I hope you will seek help from your local churches and maybe get on some lists for help with other things as well.

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March 22, 20170 found this helpful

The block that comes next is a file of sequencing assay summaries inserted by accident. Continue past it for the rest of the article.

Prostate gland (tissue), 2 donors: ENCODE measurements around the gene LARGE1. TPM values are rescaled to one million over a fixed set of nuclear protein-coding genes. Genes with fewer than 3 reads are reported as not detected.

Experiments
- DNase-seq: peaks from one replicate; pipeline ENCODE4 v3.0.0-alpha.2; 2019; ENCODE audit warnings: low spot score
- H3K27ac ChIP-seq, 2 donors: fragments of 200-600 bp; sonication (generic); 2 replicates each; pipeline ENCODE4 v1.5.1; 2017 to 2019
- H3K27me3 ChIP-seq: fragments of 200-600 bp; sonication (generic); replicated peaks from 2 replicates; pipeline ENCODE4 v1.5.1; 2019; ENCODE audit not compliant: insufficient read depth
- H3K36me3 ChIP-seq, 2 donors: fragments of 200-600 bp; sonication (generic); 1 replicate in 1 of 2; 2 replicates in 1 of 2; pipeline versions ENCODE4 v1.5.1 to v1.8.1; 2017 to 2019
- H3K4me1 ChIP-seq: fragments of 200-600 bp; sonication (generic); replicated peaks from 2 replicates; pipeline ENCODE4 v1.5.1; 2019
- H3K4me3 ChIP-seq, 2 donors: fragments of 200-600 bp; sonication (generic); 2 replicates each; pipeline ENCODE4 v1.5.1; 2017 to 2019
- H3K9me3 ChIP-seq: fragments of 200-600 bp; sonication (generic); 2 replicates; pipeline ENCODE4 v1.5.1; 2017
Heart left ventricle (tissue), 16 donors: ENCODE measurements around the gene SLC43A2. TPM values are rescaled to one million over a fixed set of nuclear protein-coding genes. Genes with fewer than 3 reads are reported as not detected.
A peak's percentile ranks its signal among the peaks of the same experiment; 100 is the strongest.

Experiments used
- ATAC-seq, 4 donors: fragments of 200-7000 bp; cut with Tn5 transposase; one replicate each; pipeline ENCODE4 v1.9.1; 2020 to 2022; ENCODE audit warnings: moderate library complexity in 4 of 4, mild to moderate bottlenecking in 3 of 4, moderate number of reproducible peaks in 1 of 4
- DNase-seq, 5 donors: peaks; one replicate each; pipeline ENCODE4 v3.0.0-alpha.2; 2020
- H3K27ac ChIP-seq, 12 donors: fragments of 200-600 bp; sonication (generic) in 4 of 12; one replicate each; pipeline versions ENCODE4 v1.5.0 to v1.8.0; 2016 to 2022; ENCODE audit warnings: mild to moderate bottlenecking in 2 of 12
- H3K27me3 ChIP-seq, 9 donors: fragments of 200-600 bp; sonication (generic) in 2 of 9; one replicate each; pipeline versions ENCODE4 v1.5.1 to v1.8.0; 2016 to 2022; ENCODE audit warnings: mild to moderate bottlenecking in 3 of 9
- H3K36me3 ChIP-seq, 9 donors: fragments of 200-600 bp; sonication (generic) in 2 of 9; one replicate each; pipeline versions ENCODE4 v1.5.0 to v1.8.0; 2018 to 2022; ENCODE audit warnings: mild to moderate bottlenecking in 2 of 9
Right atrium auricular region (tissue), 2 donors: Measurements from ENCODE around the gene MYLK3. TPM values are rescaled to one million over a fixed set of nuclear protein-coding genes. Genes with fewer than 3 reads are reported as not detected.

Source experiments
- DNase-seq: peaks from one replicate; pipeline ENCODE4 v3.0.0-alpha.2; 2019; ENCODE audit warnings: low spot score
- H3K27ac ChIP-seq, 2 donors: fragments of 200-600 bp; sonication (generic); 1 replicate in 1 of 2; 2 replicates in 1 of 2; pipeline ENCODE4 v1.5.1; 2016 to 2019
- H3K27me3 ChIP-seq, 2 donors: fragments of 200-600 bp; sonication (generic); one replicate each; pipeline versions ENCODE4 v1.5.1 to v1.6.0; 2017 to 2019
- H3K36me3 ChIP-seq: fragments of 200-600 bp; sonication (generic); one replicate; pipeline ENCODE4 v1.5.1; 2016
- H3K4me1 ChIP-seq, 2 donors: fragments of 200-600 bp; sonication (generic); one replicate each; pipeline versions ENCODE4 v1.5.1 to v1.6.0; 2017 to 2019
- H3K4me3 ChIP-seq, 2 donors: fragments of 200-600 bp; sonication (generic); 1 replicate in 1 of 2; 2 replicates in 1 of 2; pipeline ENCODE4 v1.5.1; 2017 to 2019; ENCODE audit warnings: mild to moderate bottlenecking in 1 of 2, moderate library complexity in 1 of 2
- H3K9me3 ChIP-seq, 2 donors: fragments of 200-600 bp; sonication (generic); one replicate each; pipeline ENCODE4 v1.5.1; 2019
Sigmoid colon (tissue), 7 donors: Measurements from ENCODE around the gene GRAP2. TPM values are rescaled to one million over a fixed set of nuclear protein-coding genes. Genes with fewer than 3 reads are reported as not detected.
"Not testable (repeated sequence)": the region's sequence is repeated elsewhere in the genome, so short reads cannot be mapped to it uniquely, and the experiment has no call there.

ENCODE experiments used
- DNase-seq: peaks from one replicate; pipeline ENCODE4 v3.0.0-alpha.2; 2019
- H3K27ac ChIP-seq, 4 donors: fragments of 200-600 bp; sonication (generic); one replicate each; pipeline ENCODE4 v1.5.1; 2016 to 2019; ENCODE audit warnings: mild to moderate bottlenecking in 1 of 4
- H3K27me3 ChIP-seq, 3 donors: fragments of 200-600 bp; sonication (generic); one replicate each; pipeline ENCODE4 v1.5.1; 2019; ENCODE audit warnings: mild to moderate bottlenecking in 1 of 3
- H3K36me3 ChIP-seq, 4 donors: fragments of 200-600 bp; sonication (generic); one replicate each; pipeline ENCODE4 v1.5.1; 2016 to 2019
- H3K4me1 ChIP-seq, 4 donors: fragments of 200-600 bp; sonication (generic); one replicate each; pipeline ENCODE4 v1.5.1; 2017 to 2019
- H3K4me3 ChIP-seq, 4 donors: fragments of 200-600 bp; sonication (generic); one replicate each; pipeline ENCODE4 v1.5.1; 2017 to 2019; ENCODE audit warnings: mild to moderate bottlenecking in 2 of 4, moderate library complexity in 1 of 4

My family is second generation mobile home park owners and I live in older single wide that had all dark paneling, avacado green tub and sinks when I bought it. Mine was so drafty also. The easiest and least expensive is caulking around everything inside and outside, expecially all outer walls inner ones between rooms not so much. Air comes through plugins, dryer venting to outside, pipes under sinks and the ones that go through the roof. A TUBE goes quite a ways, I do not like Ace's brand cost more and harder to deal with more goopy. Walmart or Home depot has alex brand it is good like thick tooth past it comes in clear, white and colors I like the white. On outside of home put it around screw heads, any where panels join, windows top and side not bottom water if it was to get in the wall you want it to be able to drain. you can caulk bottom inside of home just not out side. You can make home pretty air tight for around twenty dollars. Vapor barrior under home it is just thick plastic attached underside of mobil and skirting keeps air out. I pretty well caulked every where I could reach edges of ceilings, floors, around anything going in or out even around my electric panel. You can put weather striping around your door it is like a sticky foam tape. You don't have to spend alot to make it pretty nice.